The number of car incidents is rising again, after years of steady decline. One explanation is car drivers’ use of phones. The Dutch police is now introducing automated ticketing for drivers holding a phone, based on camera footage. The pilot for this technique has been developed in 2018 by my MSc student Jannes Elings. The Dutch police has continued to develop the technique, which is now ready for deployment on the public roads.
Georgios Kapidis will present his recent work on Multi-Task Learning for the recognition of actions in ego-centric videos at the EPIC workshop of ICCV. By predicting multiple outputs such as gaze targets and hand locations, we can improve the network structure which benefits other tasks such as action recognition. We demonstrate state-of-the-art results on the EGTEA Gaze+ dataset, and show nice improvements over only action recognition on EPIC Kitchens.
Alex Stergiou had a good run: three papers were accepted recently at ICIP (paper), ICMLA (paper) and the ICCV workshop on Interpreting and Explaining Visual Artificial Intelligence Models (paper). The papers deal with the visualization of what 3D CNNs learn for video recognition. Congrats on the acceptance!
From 1,997 entries, our documentary “A week without lying: The honesty experiment” has been selected as one of the 17 films at the APA Film Festival. It will be screened on Friday August 9. Should you be at the annual APA conference, make sure to watch it! Congratulations to Vicky Cooper and the team from Thoroughly Modern Media!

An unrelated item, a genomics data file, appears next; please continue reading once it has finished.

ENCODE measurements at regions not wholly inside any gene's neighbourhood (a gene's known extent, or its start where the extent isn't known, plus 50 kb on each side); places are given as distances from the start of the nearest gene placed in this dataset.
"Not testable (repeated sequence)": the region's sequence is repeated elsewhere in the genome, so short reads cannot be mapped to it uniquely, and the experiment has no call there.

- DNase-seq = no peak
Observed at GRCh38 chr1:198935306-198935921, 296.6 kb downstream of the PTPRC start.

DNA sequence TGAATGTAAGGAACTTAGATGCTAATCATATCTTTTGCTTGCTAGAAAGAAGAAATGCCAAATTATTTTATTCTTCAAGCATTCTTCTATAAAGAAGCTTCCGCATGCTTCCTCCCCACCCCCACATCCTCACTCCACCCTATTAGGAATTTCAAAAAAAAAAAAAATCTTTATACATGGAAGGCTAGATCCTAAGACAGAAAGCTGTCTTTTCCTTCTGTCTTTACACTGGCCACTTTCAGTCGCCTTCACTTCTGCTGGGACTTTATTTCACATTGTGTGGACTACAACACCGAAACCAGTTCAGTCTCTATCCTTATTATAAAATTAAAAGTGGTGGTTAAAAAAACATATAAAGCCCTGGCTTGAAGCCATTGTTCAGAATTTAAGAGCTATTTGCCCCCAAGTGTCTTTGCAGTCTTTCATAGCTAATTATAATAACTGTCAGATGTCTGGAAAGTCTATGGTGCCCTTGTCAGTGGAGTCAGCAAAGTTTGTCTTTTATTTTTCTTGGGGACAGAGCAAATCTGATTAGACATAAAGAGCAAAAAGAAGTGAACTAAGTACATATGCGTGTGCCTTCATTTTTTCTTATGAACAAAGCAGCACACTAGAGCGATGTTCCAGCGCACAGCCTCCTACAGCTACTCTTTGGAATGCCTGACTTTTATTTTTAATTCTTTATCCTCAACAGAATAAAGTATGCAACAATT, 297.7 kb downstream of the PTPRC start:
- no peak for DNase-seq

The Washington Post featured an article about USA President Trump’s 10,000st false or misleading claim. In the article, our paper “A personal model of trumpery: Deception detection in a real-world high-stakes setting” (by Sophie van der Zee, me, Alice Havrileck and Aurelien Baillon) has been mentioned. It describes our research on deception detection from President Trump’s tweets. Our research has greatly benefited from the Washington Post’s fact-checking endeavors.
From Saterday April 20 to Sunday May 5, a team of researchers from the University of Utrecht (led by Albert Ali Salah and me), Erasmus University Rotterdam (led by Sophie van der Zee) and University of Amsterdam (led by Theo Gevers) have conducted a citizen’s science project at the NEMO science museum in Amsterdam. In total 309 people from 6 years old have kindly lied to us in front the camera. Another 163 have provided their services as lie detectors. A huge success, stay tuned for the first results! Thanks to all participants, NEMO and the team.
Our (Sophie van der Zee, Ronald Poppe, Paul J. Taylor and Ross J. Anderson) paper “To freeze or not to freeze: A culture-sensitive motion capture approach to detecting deceit” was accepted for PlosOne. It describes our ground-breaking research on using motion capture technology to accurately, objectively and automatically detect whether people are lying. Our approach can distinguish between lies and truthful statements approximately 82% of the cases.